BILL DWYRE- LA TIMES SPORTS
Champion scores a narrow and controversial (what else?) decision over Juan Manuel Marquez in their third matchup.
From Las Vegas — It was a night when boxing hero Manny Pacquiao decided to pick on somebody his own size.
In fact, most in the sold-out crowd of 16,368, as well as quite a few on press row, thought he had lost.
Pacquiao took a majority decision, but seldom in boxing history has a fight this big ended with this much doubt and controversy.
The gutsy, effective opponent, Juan Manuel Marquez of Mexico, who was given little chance and was sent off as anywhere from a 7-1 to 9-1 underdog, left the ring to raucous cheers, as he waved a huge sombrero.
It was a good 15 minutes after the fight ended before the crowd stopped booing and hissing.
To many, the pound-for-pound best boxer in the world was outboxed by Marquez, at 38 his senior by six years. Marquez not only stayed with Pacquiao in a heated pace for all 12 rounds, but he seemed to get the best of whatever flurries the two managed in their nonstop jiggling and dancing and feinting.
Seldom before in boxing has there been a scene where a highly popular champion gets booed loudly and raucously during his post-match interview. Nobody could hear a word of what he said, and nobody seemed to care. They had seen what they had seen.
Nacho Beristain, Marquez’s manager, called it “a robbery of the utmost.”
It was a night in which the last thing you wanted to be was a judge. The three who will take tons of heat on this one were Robert Hoyle, Dave Moretti and Glenn Trowbridge. Hoyle had it 114-114, Moretti 115-113 and Trowbridge 116-112, both for Pacquiao.
And so ended the controversial trilogy between the two. In 2004, Pacquiao knocked Marquez down three times in the first round and Marquez came firing back to get a draw. That’s the last semi-blemish on Pacquiao’s record. In that one, a much-forgotten element was that one of the judges scored the three-knockdown round 10-7 for Pacquiao, rather than the almost automatic 10-6. That one point would have erased much of the talk about this matchup.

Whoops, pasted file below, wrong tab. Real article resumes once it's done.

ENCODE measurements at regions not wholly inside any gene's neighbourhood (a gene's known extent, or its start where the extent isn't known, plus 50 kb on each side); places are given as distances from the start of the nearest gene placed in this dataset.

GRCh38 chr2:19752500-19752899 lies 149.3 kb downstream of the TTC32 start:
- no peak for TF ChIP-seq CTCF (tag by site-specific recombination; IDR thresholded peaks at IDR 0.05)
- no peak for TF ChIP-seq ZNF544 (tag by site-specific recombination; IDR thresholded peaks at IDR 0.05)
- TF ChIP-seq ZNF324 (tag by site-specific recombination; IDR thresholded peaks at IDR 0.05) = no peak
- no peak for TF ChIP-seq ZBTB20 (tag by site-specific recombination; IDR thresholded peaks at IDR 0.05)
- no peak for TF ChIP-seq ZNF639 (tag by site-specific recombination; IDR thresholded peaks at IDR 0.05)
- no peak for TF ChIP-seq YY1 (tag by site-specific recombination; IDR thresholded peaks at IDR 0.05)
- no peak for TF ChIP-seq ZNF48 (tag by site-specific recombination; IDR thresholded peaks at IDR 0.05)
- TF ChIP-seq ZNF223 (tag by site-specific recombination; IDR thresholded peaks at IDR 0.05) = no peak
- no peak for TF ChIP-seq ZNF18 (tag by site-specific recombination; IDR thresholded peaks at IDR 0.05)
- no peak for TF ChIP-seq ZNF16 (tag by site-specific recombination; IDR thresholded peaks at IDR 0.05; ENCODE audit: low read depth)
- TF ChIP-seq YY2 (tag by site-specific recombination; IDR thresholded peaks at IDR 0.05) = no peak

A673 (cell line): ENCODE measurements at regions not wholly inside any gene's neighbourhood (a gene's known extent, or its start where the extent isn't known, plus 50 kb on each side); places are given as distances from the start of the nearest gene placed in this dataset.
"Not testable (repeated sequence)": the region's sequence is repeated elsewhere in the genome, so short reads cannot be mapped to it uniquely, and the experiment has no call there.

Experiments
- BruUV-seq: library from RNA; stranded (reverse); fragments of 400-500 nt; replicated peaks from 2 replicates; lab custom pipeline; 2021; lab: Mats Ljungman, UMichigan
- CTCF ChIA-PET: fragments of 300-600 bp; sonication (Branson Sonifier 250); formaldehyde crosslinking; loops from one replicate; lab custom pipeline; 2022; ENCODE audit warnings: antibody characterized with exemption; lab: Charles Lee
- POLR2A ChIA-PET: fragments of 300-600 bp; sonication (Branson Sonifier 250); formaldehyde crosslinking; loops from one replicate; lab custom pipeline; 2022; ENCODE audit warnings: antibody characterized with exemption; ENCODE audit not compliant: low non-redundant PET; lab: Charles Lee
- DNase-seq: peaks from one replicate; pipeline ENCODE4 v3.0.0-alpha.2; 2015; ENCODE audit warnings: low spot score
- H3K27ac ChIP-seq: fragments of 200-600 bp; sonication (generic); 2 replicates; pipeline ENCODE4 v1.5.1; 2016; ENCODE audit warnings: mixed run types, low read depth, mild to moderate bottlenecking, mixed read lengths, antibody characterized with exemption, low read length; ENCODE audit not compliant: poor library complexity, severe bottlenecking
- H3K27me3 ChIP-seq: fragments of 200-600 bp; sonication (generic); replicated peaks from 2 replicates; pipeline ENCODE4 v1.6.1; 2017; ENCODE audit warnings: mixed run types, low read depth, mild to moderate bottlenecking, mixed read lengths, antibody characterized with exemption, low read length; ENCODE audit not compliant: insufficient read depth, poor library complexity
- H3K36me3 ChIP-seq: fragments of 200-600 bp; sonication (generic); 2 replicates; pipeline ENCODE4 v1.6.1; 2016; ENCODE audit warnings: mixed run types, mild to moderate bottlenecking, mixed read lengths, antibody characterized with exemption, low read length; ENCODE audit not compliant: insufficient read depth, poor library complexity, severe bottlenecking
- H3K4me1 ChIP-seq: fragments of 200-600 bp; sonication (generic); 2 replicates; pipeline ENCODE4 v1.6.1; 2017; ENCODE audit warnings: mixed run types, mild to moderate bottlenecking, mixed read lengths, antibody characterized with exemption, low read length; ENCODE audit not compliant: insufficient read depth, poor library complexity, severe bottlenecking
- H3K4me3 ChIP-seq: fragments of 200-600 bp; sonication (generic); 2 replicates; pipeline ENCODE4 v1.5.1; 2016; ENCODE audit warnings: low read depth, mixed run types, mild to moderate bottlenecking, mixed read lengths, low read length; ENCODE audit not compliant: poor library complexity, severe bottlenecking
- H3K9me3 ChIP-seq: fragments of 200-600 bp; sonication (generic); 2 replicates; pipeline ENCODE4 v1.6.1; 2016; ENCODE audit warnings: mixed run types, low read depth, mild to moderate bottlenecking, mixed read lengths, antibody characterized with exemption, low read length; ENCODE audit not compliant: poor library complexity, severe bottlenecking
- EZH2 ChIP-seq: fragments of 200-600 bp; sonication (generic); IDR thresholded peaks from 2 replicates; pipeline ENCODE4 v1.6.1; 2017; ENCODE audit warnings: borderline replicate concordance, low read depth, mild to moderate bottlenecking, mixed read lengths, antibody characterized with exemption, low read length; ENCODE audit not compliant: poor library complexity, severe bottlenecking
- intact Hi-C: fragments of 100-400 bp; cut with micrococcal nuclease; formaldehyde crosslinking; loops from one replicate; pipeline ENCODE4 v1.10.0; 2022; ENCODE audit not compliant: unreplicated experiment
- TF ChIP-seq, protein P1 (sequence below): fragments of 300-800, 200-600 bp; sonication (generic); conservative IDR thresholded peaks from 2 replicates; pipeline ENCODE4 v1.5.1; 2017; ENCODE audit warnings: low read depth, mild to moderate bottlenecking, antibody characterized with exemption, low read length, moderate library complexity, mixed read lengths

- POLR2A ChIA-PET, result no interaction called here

In the next fight, in 2008, Pacquiao won a split decision by one point.
That was controversial too, but nothing near what this one may turn out to be.
The usual chat about the integrity of boxing will now begin in full volume. So much was at stake. Had Pacquiao lost, the pot of gold at the end of boxing’s rainbow, the Pacquiao-Floyd Mayweather Jr. matchup, would have gone away, at least for the moment. Pacquiao would have, most likely, invoked a rematch clause with Marquez that was in the contract.
Now, even after winning, Pacquiao’s side is talking about it. They can call it Trilogy Plus One, or something like that.
“I’m bound and determined to find a definitive winner from these two,” said Top Rank Promoter Bob Arum. “If we can get both fighters to agree, we’ll put it on May 5.”
Arum said he asked Pacquiao if he won, and Pacquiao said, “Yes, it was clear. I blocked a lot of his punches.. If he wants a rematch, he’ll get it.”